It's Judge Daniel Kelly's conviction that allows him to eat four cheeseburgers in a sitting.
Our review of Conviction (Blu-Ray), published February 17th, 2011, is also available.
Conviction tells the story of Betty Anne Waters, a woman who dedicated 18 years of her life to getting her wrongly imprisoned brother released from jail. So basically it's total Oscar bait.
When her brother Kenny (Sam Rockwell, Moon) is convicted of a vicious murder, Betty Anne Waters (Hilary Swank, Million Dollar Baby) is left dazed and distraught. Convinced of Kenny's innocence, Betty Anne heads to law school, hoping that she might there attain the qualifications needed to begin fighting Kenny's case. As time passes Betty Anne gets help from a classmate Abra (Minnie Driver, Hope Springs) and lawyer Barry Scheck (Peter Gallagher, Mr. Deeds), devoting every minute of her life to finding the DNA evidence that might lead to Kenny's deserved release.
Conviction is a pretty pedestrian film, improved by two strong central turns. The screenplay moves through its motions predictably, hitting the same notes of despair and joy folks have come to expect from such fare. Both Rockwell and Swank are on good form, the latter handing in a compelling performance full of tenacity and courage. If uplifting legal dramas are you're thing then Conviction is sure to impress, just don't approach the picture expecting anything you haven't seen before.
The fact Conviction is based on a real story is something of a positive; the film doing a fine job of highlighting the leaps and bounds Betty Anne Waters had to make in order to achieve her goal. Swank does a sound job of showcasing the determination the woman must have possessed, turning her into a believable character rather than a cheesy stereotype. The script is sculpted in a fashion that brings the highs with the lows, actively seeking to stimulate tears in a semi-manipulative way. However the quality of thespian input helps compensate for such misgivings, Rockwell also bringing a hardened sense of tragedy to the movie. Kenny is obviously a rascal, but the tender underbelly evident in Rockwell's work means he never seems like a killer. As a result audiences are likely to sympathize both with his situation and Betty Anne's cause, allowing them to overlook the formulaic screenplay.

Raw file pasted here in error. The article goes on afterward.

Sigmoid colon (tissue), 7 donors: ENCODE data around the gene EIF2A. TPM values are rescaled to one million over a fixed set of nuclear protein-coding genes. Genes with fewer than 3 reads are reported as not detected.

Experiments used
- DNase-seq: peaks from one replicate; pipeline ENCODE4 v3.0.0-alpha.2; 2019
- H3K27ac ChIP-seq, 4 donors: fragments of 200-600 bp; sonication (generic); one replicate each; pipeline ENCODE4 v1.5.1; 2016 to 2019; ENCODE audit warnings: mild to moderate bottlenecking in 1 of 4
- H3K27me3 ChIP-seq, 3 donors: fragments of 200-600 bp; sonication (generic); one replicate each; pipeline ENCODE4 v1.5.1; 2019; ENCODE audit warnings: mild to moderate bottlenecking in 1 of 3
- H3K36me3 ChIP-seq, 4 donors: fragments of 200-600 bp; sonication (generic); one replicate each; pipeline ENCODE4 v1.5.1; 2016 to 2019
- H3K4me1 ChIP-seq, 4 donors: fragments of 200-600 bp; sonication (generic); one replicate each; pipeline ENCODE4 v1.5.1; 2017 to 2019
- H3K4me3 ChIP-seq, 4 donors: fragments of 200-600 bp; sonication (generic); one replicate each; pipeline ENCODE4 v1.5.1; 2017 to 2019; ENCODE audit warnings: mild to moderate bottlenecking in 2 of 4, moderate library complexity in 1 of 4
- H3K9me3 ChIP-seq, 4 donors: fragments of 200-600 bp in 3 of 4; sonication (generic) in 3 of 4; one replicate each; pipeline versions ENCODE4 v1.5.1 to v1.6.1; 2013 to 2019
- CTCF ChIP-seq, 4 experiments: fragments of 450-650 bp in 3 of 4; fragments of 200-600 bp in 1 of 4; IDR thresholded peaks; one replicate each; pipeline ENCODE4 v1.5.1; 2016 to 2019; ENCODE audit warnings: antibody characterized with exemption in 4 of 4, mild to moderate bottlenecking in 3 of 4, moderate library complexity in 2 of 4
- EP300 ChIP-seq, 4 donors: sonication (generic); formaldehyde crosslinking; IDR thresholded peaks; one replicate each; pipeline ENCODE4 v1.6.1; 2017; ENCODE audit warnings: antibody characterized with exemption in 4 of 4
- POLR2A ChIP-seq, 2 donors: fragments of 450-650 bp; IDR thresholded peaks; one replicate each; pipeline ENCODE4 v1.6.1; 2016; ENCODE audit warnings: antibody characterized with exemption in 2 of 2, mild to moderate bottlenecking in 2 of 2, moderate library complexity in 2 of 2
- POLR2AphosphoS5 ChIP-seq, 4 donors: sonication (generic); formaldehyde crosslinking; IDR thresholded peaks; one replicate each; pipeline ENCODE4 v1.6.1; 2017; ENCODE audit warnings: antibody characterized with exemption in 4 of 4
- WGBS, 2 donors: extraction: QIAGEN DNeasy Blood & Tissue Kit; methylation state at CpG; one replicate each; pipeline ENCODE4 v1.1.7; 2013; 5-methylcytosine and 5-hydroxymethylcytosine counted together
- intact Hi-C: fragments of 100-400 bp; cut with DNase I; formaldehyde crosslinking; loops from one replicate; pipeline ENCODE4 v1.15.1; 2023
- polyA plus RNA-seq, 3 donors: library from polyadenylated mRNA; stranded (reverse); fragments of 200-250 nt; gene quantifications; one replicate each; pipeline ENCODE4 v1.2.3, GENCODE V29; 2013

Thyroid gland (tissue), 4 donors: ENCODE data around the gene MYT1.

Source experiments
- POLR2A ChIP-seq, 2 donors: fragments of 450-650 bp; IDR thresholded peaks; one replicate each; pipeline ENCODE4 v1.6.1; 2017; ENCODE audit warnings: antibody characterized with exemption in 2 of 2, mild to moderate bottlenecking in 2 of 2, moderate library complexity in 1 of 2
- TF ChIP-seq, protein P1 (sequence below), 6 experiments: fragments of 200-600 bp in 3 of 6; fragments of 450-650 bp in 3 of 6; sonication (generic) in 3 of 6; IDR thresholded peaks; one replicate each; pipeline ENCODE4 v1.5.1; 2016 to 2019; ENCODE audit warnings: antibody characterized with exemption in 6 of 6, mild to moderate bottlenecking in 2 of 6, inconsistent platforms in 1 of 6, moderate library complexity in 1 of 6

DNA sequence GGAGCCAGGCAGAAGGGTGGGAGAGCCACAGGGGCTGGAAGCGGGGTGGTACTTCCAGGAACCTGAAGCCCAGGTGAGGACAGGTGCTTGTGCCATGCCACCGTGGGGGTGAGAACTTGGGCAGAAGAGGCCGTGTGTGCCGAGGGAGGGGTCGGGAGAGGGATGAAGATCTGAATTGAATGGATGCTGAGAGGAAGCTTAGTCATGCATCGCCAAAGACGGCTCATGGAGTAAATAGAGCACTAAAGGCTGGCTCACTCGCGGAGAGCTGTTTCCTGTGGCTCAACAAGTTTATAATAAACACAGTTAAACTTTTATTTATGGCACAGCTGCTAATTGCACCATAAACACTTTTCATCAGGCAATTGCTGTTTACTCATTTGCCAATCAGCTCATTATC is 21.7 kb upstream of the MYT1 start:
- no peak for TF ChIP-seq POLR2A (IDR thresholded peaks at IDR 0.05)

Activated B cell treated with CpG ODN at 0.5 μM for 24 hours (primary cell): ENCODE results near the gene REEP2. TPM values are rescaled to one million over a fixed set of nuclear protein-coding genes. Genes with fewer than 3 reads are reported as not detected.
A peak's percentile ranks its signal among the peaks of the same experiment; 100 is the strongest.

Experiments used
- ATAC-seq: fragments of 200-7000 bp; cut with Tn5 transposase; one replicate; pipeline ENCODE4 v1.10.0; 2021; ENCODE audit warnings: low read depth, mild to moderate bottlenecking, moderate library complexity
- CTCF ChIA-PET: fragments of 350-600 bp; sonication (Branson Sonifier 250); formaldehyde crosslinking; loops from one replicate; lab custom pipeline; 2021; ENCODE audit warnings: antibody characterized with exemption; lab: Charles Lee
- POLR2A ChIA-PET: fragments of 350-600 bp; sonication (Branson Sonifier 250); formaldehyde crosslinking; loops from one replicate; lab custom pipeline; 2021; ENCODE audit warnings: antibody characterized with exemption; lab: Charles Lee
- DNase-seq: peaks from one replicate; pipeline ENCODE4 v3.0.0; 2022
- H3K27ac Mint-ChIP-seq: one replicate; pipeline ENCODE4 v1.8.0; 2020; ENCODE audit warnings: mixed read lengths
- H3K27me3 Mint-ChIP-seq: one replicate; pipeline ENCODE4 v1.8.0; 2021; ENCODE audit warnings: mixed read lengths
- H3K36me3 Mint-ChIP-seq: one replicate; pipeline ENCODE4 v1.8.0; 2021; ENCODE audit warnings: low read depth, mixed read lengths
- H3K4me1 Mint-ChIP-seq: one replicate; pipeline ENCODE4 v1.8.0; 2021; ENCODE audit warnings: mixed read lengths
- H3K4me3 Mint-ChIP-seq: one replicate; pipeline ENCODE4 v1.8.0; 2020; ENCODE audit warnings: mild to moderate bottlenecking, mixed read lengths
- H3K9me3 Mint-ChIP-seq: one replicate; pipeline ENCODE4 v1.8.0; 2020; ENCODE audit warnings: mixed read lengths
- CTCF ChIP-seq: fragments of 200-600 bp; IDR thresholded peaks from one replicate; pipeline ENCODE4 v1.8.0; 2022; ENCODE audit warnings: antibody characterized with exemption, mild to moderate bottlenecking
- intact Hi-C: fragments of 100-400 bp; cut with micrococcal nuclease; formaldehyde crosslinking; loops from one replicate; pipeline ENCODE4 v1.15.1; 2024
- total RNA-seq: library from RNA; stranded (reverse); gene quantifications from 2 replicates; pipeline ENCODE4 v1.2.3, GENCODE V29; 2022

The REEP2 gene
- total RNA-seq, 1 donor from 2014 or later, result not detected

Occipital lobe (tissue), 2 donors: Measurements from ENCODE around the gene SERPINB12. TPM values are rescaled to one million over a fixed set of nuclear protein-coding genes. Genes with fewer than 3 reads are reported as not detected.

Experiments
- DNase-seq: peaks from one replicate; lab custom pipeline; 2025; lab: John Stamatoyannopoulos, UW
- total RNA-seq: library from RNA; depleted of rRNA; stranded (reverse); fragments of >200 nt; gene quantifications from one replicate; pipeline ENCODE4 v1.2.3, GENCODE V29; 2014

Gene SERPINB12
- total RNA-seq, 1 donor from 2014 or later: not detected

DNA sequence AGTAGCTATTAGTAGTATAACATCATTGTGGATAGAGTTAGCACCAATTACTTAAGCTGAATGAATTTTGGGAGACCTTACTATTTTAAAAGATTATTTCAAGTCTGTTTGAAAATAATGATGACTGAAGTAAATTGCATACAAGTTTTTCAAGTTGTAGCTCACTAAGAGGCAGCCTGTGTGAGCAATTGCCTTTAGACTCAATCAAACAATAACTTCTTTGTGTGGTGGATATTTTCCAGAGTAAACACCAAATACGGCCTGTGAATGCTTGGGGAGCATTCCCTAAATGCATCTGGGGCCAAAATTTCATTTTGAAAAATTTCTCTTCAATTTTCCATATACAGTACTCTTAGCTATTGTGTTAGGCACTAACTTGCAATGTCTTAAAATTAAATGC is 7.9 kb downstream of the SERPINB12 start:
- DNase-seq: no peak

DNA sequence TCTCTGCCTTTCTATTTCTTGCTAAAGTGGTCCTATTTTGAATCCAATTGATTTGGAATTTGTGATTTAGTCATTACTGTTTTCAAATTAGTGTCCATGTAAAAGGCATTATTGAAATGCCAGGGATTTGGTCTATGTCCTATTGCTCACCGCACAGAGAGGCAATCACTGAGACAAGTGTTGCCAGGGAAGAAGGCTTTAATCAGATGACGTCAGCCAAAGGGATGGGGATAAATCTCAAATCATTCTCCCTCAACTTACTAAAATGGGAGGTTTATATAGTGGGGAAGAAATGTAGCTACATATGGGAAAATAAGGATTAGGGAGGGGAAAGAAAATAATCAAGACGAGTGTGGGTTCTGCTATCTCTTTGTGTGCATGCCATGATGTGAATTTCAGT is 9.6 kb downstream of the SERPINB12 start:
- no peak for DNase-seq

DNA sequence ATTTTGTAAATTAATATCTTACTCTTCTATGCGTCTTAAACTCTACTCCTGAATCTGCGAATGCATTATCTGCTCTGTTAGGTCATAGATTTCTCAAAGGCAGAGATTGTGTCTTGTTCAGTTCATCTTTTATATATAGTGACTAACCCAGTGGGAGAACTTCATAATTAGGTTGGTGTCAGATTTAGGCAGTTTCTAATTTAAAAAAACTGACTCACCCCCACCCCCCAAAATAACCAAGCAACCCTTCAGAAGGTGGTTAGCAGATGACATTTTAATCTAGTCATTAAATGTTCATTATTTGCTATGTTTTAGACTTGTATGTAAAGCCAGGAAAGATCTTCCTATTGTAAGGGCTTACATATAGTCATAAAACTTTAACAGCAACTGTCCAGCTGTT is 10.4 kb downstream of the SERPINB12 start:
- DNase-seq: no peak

Director Tony Goldwyn does a credible job behind the camera, guiding Conviction with a steady hand. There's not much ambition to be evidenced within the picture, Goldwyn content that the superficial story will engage viewers. As a result the director turns his hand to giving the movie a professional glean (it's a robust but unremarkable job) and editing the film economically. At 107 minutes, Conviction is timed efficiently, recanting its plot with minimum fuss or bombast. The slightly skewered timeline utilized in the production is an interesting little flourish, but otherwise it's a technically plain gig from start to finish. It gets the job done; Goldwyn obviously isn't bothered about attaching frills or glittering things up.
Conviction doesn't spend vast amounts of time in the courtroom, instead keeping its focus on Betty's struggle and Kenny's frustration. It depicts these facets adequately, and the perfunctory happy ending is palatable enough. Ultimately the picture's only truly distinctive merits are Swank and Rockwell; otherwise it's a very business as usual affair. Still, if you happen to catch it on TV in a few years there are lesser ways to kill two hours.
Fox supplied a screener so video and audio capabilities haven't been assessed. The only extra feature is a discussion between Goldwyn and the real Betty Anne Waters, which is definitely worth a look. It runs for 10 minutes and covers some pretty gripping ground, so if you happen to stumble upon this disc then be sure to check it out. However leaving that aside, this isn't a very appealing release.
Not Guilty, but hardly memorable either.
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